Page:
Posts Tagged ‘Whitby’

I felt quite keenly that I needed to reconnect with occultism. There was a time when every action I took and every decision I made was preceded by the casting of a spell. The latter part of last year saw me working fifty hours a week while sleeping on a camp bed each night. An unfortunate result was that I’ve completely fallen out of the habit of doing ritual magick. Now I’m excited to rediscover occultism and, in particular, to rediscover Chaos Magick.

Chaos Magick is pretty much the punk rock of occultism. It’s magick that’s all about getting results as quickly and as easily as possible. This often means you have to bend or break the rules every now and then. In many ways it’s the antithesis of Wicca; for one thing, we’ve no qualms about causing harm if the situation calls for it. There’s something pragmatic about Chaos Magick that’s always appealed to me. That’s probably because I’m from a military family. When your father fights wars for a living, you don’t tend to grow up seeing morality in black and white.

In the summer of ’79 a swarm occultists descended on Whitby, a small town on the Yorkshire coast. Someone managed to rent the house which had once played host to Bram Stoker. That house became the focal point for what would prove to be the largest gathering of occult practitioners since the Magical Battle of Britain. In the written history of occultism, that gathering would come to be known as the Whitby Conclave

They came together because they were disillusioned with magick as it was currently being practiced. The occult community of that time was dominated by pagans; Wiccans, Druids and the like. Everything else had seemingly died with Crowley, whose legacy had yet to recover from the inevitable consequences of ending your life with few friends and many enemies. Over the course of the summer, the Whitby Conclave experimented with different ways of working magick. By all accounts, nothing was considered taboo.

By the grace of the gods, no one accidentally opened a gateway to The Netherworld or awoke an Old One. What they discovered instead was that the conviction of the occultist was far more important than whatever technique they happened to be making use of. To this end, no occultist could tell another what would work best for them. They concluded that we must all walk our own path and that rules were made to be broken. What emerged was a kind of magick which was liberating where others were restrictive; Chaos Magick.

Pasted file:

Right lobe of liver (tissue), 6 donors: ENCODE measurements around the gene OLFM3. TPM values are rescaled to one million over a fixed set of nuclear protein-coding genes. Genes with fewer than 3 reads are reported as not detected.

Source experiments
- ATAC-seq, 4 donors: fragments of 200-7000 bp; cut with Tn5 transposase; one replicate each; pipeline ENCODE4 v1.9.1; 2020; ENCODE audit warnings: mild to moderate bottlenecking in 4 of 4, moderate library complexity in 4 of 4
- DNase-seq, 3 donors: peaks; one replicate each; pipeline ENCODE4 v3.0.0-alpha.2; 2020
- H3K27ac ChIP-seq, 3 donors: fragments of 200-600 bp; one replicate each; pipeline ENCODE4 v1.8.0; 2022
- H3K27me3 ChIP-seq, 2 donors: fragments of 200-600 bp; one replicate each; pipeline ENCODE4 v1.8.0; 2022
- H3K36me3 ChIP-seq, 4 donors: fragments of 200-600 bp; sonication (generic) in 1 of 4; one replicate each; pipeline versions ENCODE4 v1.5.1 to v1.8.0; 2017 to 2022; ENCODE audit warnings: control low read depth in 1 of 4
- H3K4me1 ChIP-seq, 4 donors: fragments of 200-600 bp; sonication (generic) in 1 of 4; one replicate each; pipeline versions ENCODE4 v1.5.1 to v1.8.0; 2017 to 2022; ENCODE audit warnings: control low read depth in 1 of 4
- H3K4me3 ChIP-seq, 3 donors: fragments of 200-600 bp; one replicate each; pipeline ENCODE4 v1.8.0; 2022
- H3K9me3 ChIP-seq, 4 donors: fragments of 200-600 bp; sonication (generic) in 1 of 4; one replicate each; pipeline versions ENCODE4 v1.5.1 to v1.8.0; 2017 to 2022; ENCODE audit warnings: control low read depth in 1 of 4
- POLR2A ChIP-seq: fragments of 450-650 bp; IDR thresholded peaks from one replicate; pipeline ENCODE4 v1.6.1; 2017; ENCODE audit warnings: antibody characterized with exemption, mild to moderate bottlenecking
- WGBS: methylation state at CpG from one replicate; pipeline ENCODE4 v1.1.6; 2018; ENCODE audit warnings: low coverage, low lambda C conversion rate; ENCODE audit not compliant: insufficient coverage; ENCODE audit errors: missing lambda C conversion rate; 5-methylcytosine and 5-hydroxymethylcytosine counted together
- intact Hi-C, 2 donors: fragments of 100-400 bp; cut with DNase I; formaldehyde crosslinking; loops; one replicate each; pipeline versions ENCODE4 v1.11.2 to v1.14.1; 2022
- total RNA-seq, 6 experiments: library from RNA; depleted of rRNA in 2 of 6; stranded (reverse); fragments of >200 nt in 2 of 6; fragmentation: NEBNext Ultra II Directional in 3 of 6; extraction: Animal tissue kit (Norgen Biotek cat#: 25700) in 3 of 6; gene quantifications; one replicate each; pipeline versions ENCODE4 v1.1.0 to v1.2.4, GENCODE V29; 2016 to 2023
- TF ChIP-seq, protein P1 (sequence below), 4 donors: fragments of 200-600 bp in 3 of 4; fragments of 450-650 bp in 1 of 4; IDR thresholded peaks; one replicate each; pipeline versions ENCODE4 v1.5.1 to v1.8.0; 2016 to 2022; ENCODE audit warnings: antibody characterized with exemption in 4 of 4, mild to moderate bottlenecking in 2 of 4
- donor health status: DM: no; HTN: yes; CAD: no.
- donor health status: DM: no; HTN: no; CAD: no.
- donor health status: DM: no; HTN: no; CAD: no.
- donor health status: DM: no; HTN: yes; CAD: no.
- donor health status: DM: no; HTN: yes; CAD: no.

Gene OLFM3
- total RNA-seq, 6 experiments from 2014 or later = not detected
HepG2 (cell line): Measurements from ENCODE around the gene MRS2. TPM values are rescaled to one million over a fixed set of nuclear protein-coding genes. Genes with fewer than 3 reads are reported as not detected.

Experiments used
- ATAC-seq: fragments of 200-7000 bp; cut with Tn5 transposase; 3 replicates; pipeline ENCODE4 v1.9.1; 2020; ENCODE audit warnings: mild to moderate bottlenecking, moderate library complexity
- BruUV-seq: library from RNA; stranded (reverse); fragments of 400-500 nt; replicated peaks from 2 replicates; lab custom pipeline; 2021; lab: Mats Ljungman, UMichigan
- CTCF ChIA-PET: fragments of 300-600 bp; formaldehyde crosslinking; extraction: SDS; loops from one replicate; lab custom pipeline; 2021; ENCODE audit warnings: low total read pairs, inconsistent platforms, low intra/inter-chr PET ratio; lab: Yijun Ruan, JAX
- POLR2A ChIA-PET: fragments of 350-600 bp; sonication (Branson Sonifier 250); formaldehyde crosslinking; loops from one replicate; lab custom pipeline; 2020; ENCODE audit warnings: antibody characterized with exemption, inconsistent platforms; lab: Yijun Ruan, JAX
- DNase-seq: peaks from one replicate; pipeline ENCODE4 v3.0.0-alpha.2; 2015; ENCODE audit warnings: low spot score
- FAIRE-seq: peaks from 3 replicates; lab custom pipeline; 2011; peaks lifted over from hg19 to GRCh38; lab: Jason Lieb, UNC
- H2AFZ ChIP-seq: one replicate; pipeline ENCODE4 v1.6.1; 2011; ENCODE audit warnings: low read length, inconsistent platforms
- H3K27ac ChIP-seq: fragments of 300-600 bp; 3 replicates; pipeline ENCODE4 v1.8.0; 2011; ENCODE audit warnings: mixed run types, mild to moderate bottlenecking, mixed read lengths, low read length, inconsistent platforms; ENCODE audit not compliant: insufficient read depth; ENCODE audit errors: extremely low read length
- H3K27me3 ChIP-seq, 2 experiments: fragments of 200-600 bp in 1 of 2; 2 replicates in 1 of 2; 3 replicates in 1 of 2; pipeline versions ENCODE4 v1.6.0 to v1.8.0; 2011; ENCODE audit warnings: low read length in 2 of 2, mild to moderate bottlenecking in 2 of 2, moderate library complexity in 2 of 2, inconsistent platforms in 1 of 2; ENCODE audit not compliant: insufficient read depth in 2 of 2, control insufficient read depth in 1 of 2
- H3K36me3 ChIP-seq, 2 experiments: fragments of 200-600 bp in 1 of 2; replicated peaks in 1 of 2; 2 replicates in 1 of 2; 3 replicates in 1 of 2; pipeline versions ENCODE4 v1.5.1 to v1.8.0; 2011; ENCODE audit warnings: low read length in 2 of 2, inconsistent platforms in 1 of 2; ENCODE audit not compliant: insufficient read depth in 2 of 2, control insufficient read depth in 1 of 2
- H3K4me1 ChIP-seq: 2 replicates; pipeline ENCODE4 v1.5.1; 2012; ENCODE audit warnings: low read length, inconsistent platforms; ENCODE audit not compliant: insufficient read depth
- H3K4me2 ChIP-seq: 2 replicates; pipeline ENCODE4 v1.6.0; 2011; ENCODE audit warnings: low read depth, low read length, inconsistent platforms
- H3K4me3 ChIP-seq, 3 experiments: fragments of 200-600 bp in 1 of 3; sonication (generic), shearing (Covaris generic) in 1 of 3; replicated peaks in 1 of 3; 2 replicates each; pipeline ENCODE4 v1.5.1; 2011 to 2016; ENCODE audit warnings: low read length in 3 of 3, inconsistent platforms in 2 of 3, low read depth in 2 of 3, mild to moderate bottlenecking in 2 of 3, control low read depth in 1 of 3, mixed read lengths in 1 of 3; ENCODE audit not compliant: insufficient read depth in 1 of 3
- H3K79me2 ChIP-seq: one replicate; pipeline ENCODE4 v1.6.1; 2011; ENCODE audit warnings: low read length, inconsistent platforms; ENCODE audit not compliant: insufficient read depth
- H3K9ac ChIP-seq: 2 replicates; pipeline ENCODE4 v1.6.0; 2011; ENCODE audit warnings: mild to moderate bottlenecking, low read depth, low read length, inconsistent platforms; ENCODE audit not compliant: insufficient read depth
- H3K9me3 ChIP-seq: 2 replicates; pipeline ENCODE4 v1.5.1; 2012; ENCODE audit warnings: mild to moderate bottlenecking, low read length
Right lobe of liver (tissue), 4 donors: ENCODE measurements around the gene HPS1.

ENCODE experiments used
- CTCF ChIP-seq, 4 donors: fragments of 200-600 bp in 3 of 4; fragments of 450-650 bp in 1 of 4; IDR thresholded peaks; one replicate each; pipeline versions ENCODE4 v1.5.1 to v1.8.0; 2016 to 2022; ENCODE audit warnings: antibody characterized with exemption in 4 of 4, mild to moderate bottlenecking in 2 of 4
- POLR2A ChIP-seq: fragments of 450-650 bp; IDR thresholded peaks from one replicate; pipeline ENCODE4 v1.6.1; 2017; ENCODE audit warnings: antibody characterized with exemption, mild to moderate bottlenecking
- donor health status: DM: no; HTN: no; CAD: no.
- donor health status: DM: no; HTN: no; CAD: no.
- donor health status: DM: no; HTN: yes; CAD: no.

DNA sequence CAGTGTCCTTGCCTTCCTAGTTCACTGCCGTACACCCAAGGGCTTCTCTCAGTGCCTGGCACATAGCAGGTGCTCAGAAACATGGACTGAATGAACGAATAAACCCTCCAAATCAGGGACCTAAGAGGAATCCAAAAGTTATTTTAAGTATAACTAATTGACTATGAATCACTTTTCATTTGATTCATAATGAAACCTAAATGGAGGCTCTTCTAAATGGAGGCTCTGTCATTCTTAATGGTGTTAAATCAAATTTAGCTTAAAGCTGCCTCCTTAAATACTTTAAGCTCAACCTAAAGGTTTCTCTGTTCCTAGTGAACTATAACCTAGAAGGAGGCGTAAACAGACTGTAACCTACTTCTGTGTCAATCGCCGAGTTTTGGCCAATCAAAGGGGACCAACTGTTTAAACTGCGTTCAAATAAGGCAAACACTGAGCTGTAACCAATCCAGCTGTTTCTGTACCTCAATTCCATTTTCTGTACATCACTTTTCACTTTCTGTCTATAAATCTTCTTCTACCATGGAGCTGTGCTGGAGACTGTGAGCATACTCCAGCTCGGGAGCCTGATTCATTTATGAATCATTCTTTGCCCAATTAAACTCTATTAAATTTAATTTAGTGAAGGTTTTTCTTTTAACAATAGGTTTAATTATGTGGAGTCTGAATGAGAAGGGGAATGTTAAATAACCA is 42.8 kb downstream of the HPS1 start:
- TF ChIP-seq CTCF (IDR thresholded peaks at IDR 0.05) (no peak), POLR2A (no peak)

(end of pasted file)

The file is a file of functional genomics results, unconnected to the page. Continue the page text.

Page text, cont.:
The weather in Whitby was suitably atmospheric. From Leeds, it’s close to a three hour journey by bus. To reach Whitby you’ve got to cross the North York Moors; imagine Mordor but with less sunshine. When visiting a new place, as I often am, it’s always the local museum that I visit first. I’m not talking about the tourist trap with shiny buildings, interactive exhibits and very few actual artifacts. My interest’s always in the Victorian one that’s like a cabinet of curiosities grown out of all proportions.

Whitby’s museum did not disappoint, with it’s abundance of marine fossils, Whitby jet jewelry and treasures from the South Seas. The latter were brought back by explorers at a time when the indigenous cultures which crafted them must have seemed to them as martians would to us now.

I was particularly delighted to discover a genuine Hand of Glory. For those who don’t know, it’s the mummified hand of an executed criminal. When it’s lit, either by inserting a candle into the palm or simply setting fire to the fingers, it’s said that anyone nearby is put into a deep sleep. It’s no surprise they’ve always been popular with burglars. So much in occultism is ethereal so I’m always delighted to find tangible objects like this.

In The Wicker Man, there’s a Hand of Glory placed in hero’s bedroom in an attempt to stop him discovering the orgy happening on the lawn outside. According to film and television producers, orgies play an important role in Paganism. If that’s true then I’m a little offended that no one’s ever invited me to join in.

Whitby’s the kind of place where you can wander endlessly without any real purpose, which just so happens to be my favorite pastime. My lunch was the best pulled pork sandwich I’ve ever eaten, and that’s saying something. The infamous Abbey was closed to visitors but I’m sure there’ll be plenty of opportunities to visit in the future. I did get some impressive views of it, both from the far side of the valley and the viewing platform outside the hostel.

It’s fair to say that my lifetime YHA membership has paid for itself many times over. The hostel itself was one of the YHA’s very first to open. It’s main building is a grade 1 listed manor house over six centuries old, which is the sort of thing which seems to impress Americans. I spent most of the evening revising for my exams in the Georgian reading room. Given that my girlfriend studies the science of nutrition, I’m sorry to say that my dinner of deep fried black pudding and chips felt a little bit like cheating on her.